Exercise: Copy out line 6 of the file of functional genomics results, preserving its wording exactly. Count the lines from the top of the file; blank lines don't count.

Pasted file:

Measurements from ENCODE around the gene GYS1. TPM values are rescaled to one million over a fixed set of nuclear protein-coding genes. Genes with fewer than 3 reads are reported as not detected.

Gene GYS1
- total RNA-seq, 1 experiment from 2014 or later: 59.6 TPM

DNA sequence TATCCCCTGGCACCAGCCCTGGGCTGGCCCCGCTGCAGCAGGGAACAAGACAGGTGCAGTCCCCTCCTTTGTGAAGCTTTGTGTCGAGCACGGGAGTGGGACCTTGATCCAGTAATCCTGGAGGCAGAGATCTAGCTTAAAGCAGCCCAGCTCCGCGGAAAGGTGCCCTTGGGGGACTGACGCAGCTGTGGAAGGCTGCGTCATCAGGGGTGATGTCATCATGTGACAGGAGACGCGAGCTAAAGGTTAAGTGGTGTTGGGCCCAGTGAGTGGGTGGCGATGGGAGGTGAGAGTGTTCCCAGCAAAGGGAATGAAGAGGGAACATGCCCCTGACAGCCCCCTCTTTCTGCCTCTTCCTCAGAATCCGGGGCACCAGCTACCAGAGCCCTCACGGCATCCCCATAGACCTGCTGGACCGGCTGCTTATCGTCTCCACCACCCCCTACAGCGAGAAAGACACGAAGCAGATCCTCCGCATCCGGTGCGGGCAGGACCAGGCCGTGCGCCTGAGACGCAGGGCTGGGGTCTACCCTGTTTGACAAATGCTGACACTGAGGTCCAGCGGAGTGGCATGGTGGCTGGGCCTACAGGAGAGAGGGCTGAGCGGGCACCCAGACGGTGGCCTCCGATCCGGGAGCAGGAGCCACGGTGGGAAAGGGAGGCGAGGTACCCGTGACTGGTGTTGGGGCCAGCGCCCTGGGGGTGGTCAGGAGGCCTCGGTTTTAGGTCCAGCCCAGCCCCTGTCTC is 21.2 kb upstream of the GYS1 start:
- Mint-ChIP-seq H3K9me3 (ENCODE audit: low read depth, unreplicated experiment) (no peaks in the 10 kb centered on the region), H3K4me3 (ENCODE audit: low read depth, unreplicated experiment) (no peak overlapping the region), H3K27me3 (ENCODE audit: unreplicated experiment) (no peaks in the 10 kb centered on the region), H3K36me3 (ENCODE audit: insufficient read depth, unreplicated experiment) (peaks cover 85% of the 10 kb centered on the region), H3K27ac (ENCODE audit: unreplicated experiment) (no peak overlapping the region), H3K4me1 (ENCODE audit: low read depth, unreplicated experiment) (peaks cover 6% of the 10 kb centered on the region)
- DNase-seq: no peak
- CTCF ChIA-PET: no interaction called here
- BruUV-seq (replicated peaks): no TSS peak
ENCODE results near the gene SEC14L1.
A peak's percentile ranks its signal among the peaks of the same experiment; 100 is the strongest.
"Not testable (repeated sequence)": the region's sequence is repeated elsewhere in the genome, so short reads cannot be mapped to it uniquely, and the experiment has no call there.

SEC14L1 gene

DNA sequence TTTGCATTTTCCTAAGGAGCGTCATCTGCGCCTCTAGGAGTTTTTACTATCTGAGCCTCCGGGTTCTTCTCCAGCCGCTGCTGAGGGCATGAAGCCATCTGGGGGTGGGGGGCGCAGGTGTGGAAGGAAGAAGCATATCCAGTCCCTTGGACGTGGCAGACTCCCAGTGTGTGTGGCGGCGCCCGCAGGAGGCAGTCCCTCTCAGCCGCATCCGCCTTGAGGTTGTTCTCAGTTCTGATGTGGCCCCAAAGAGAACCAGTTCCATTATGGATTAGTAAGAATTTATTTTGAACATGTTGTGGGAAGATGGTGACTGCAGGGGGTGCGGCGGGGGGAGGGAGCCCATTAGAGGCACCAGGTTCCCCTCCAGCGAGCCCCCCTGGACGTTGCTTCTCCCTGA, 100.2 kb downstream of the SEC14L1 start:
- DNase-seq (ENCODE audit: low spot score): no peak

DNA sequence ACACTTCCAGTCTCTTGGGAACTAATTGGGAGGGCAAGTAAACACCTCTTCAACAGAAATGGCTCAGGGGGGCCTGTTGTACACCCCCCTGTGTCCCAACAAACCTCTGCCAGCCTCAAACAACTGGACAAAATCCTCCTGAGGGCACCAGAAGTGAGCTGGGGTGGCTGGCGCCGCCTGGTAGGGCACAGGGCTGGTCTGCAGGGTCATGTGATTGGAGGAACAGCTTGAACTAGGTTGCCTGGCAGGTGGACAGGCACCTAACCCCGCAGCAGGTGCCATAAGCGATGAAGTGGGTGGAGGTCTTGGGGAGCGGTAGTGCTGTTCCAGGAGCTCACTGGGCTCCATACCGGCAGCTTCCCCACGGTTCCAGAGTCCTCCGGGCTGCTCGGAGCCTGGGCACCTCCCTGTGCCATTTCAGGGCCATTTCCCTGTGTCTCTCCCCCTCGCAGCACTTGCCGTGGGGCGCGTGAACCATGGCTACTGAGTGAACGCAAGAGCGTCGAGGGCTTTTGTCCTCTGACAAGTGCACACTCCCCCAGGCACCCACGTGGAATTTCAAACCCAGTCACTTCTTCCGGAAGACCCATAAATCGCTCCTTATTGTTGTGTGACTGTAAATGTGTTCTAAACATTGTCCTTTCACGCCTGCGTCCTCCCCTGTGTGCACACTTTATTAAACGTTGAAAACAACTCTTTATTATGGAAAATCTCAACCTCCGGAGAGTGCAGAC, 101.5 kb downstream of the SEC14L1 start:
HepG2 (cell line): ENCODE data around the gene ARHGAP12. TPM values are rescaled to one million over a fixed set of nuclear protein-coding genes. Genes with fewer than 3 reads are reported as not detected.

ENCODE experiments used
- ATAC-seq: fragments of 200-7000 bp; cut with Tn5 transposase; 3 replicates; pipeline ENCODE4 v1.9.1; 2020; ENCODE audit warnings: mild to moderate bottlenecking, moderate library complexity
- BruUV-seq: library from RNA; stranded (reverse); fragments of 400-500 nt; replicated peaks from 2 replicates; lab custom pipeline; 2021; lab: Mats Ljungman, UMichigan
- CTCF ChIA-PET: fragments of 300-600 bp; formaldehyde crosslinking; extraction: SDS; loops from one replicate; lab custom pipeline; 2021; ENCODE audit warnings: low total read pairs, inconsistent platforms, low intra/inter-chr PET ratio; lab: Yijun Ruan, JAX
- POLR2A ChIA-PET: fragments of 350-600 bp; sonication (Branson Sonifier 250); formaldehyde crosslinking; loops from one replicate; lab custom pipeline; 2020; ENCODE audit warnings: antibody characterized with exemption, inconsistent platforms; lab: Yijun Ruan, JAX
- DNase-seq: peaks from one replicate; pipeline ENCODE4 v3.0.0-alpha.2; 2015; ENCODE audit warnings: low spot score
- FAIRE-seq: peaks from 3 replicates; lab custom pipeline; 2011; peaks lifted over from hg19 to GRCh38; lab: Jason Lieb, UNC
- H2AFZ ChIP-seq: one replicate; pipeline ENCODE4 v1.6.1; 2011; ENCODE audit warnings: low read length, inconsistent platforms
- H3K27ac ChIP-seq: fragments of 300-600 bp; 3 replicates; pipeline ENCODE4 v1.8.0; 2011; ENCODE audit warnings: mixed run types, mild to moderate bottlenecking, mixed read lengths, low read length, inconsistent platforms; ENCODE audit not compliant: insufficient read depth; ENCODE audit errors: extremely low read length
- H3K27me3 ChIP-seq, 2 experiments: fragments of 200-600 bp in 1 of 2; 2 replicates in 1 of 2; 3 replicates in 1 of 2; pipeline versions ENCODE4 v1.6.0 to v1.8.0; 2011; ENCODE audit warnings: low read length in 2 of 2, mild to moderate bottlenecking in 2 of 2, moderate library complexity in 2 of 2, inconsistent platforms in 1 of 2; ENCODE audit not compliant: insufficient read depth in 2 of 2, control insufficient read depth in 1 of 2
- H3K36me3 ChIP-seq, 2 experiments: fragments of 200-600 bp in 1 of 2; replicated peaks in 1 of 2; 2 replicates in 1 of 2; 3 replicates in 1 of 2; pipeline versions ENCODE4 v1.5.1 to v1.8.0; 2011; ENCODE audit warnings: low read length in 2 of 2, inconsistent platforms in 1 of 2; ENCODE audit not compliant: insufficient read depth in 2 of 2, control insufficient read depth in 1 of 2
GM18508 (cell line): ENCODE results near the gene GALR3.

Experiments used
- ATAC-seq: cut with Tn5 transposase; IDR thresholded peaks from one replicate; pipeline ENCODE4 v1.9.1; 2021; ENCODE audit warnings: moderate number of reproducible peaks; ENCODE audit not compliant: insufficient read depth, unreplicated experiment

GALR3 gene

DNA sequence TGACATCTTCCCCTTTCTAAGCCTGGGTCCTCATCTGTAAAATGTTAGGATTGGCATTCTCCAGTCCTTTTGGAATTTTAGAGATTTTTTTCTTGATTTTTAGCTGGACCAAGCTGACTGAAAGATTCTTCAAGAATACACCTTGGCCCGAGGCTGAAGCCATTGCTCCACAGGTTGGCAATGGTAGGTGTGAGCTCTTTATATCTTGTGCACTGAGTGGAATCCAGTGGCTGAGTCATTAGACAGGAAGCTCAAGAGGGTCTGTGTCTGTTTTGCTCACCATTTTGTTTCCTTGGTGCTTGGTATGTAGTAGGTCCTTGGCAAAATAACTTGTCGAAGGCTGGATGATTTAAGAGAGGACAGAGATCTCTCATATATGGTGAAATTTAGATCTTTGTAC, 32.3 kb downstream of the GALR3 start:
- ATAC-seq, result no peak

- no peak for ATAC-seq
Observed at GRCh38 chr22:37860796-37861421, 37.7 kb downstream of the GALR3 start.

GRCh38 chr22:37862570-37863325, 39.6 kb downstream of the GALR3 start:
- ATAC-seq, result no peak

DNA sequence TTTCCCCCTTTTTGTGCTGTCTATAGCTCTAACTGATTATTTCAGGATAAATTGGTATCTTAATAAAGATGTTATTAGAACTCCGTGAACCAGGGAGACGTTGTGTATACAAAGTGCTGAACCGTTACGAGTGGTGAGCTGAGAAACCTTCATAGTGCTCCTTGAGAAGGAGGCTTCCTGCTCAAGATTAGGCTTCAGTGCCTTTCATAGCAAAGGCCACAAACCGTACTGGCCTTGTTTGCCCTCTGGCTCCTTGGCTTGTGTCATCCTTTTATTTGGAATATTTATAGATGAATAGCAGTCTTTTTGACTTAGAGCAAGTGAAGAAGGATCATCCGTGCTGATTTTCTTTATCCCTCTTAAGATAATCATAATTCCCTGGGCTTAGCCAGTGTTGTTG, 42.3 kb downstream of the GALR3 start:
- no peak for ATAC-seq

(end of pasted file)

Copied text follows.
- DNase-seq: no peak